Xi Jinping's power grab and China's media politics

Xi Jinping's power grab and China's media politics
From Al Jazeera - March 5, 2018

China's ruling Communist Party has recently proposed to abolish term limits on the presidency, paving the way for President Xi Jinping to stay in office as long as the party is willing to keep him there.

The reaction online was instant and critical, but those posts were quickly censored and none of the criticism made it into China's mainstream media.

State-owned outlets, which make up the bulk of the news landscape in China, swung into propaganda mode, praising Xi and stressing the importance of his leadership to the nation.

"In traditional Chinese culture, there is a need for a guiding voice, a leading will," explains Wang Yiwei, professor of International Relations at Renmin University of China. "So the official press has to convey the significance behind the amendments to the constitution."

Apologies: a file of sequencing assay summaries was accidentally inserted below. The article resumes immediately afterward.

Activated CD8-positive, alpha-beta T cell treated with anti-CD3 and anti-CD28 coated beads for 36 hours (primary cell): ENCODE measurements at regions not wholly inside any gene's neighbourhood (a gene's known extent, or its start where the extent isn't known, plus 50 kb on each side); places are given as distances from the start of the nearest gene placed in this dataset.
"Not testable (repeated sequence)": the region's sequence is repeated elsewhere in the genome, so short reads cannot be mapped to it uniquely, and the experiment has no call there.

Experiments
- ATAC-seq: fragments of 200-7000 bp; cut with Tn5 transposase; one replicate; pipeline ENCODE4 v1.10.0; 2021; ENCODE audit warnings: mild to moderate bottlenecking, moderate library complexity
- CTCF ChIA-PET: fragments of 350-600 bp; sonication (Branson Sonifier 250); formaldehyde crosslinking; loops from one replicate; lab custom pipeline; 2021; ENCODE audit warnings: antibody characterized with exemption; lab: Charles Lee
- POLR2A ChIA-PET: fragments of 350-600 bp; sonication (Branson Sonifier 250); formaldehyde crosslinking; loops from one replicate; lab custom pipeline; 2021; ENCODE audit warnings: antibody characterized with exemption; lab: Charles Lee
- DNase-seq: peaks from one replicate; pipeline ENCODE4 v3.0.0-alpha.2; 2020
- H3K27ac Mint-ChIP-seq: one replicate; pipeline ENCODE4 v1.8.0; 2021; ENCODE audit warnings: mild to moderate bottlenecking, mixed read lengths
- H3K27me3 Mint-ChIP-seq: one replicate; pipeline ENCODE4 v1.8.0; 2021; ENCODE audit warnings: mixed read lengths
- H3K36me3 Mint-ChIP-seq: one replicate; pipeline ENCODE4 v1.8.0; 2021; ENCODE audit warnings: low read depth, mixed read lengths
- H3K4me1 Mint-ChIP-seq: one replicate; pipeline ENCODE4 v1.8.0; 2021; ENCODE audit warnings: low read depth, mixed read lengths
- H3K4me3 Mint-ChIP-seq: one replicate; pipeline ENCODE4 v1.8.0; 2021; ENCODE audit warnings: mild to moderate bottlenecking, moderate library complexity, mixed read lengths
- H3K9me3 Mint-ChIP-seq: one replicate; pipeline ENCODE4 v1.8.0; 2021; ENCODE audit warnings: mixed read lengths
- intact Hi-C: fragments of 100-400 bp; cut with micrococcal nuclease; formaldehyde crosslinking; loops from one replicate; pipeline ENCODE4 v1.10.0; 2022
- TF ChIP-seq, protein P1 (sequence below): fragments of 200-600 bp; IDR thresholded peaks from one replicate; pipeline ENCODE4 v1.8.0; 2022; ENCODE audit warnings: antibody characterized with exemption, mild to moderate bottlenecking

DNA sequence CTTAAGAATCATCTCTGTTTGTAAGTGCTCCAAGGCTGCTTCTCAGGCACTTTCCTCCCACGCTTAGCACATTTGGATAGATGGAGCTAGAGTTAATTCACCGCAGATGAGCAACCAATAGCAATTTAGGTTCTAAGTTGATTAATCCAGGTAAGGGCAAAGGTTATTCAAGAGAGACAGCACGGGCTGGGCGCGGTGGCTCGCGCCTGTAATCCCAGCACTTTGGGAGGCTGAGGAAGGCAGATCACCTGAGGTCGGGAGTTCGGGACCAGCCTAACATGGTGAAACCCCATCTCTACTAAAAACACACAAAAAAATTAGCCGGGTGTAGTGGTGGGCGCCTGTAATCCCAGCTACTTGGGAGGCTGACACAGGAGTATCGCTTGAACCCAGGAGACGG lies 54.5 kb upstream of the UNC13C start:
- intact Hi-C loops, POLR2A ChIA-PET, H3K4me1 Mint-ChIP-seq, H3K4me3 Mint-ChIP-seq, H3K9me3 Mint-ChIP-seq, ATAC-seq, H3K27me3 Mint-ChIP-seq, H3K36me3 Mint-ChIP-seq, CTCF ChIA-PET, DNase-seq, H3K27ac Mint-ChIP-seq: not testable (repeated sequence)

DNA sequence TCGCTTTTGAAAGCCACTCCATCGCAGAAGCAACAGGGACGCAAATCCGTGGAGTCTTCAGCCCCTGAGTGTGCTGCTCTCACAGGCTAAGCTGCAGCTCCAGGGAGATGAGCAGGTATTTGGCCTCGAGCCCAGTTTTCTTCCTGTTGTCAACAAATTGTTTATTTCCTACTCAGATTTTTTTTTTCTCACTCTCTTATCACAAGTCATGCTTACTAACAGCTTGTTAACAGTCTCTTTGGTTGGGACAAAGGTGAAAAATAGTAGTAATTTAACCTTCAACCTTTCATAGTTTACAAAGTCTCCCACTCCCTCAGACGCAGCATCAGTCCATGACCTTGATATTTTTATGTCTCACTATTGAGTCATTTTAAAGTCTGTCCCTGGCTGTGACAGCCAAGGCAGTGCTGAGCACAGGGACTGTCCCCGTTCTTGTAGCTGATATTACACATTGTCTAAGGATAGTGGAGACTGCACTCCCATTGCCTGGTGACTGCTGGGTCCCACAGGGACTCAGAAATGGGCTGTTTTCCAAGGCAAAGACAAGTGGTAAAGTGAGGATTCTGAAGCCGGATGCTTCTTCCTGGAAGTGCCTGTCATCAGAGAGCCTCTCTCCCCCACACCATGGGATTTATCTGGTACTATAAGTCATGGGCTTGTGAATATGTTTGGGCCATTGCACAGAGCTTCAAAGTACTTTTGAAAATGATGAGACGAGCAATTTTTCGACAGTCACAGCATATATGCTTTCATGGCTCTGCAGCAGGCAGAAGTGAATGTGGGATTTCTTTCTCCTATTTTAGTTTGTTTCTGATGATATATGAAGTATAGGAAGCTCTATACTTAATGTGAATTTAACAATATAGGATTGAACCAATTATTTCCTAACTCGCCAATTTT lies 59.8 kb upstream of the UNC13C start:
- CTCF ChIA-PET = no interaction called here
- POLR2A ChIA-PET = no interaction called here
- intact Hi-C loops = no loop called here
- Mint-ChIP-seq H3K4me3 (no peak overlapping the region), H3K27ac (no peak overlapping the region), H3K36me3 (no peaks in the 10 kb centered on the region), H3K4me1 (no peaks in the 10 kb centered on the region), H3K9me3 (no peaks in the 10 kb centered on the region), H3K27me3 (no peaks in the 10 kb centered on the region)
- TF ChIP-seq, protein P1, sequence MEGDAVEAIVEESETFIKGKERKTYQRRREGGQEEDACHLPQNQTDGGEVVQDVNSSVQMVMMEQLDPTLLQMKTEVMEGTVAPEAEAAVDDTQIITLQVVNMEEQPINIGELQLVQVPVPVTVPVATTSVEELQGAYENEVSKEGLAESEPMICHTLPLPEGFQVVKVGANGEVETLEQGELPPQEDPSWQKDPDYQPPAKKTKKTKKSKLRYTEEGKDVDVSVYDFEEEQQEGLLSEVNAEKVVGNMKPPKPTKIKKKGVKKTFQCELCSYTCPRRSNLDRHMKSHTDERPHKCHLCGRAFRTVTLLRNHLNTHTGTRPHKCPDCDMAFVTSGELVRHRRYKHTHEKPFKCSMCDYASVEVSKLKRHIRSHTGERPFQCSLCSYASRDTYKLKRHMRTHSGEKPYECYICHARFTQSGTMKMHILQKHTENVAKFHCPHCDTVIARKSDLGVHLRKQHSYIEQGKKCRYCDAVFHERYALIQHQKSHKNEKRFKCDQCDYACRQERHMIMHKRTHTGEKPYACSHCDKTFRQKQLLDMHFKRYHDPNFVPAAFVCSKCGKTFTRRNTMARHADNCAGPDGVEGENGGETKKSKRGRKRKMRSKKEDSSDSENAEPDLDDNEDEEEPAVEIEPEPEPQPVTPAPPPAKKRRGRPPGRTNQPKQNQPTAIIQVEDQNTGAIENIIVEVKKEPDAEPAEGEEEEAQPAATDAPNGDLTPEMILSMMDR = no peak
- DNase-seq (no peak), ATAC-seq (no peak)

The Chinese media space has a recent history of opening up slightly, only to close again, based on events.

Prior to theTiananmen Squareprotests of 1989, journalists had enjoyed a period of relative freedom which ended in the aftermath of the crackdown. Restrictions were loosened again prior to the 2008 Olympics in Beijing, then tightened again once the foreign media contingents had gone home.

Five years later, Xi Jinping took power, having marketed himself as an anti-corruption champion. By the time he toured China's top three state-owned news outlets in 2016, the anti-graft campaign was in full swing. And the media outlets reporting on that story played a central part in it.

At that time, the president told journalists working at CCTV, among others, that their ultimate loyalty must be to the Communist Party. As he put it, the party and the media were part of the same family.


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